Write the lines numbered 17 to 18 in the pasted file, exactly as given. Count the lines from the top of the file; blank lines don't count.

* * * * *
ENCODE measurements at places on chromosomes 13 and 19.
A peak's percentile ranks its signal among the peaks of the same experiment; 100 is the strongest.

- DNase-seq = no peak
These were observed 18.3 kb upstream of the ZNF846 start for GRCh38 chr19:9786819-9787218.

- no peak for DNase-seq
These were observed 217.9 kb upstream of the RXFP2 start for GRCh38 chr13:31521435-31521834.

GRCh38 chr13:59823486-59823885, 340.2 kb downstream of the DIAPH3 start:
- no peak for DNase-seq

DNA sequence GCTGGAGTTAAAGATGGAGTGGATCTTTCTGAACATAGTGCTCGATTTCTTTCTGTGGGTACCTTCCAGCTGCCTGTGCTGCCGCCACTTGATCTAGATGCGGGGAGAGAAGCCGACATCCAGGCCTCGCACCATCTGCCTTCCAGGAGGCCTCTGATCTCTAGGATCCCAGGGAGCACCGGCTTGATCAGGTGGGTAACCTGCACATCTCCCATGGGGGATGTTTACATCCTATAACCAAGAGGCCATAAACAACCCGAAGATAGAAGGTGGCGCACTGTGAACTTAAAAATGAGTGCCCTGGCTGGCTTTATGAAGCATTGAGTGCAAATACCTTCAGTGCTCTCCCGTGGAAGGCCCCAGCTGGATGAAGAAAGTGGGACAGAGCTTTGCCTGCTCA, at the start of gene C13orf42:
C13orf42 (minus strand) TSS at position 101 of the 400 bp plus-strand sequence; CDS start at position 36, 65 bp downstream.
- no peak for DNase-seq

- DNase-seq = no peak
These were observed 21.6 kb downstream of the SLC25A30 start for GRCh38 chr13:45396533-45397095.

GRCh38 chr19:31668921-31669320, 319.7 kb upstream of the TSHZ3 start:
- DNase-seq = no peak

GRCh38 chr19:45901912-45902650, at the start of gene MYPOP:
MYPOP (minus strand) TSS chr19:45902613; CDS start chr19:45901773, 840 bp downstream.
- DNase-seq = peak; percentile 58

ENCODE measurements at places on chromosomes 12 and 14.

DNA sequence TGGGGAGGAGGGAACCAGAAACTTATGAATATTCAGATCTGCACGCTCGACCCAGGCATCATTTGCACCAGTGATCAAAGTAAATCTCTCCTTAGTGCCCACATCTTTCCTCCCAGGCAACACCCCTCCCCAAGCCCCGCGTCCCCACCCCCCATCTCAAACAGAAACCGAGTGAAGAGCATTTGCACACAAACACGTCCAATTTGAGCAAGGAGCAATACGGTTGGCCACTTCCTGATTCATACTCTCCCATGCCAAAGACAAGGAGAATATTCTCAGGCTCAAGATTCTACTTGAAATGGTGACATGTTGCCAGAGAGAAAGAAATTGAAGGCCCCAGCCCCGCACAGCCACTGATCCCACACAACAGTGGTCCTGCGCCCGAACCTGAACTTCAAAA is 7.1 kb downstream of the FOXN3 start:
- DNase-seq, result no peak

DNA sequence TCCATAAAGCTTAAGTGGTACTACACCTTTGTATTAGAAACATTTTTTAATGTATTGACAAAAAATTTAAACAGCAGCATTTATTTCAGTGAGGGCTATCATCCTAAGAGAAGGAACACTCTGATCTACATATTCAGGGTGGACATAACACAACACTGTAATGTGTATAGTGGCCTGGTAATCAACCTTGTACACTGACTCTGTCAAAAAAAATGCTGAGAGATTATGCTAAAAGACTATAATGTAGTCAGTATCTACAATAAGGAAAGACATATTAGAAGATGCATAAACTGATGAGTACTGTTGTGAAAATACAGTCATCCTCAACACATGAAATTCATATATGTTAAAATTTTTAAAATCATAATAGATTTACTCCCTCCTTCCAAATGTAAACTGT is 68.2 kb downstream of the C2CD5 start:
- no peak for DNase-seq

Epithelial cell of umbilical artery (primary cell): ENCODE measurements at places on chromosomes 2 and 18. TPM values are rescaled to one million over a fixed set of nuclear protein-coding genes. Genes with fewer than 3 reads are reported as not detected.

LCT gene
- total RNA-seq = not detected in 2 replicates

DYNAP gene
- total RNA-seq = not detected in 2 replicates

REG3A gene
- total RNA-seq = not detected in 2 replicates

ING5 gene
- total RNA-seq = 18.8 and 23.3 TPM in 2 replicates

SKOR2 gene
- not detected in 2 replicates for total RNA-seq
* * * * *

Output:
MYPOP (minus strand) TSS chr19:45902613; CDS start chr19:45901773, 840 bp downstream.
- DNase-seq = peak; percentile 58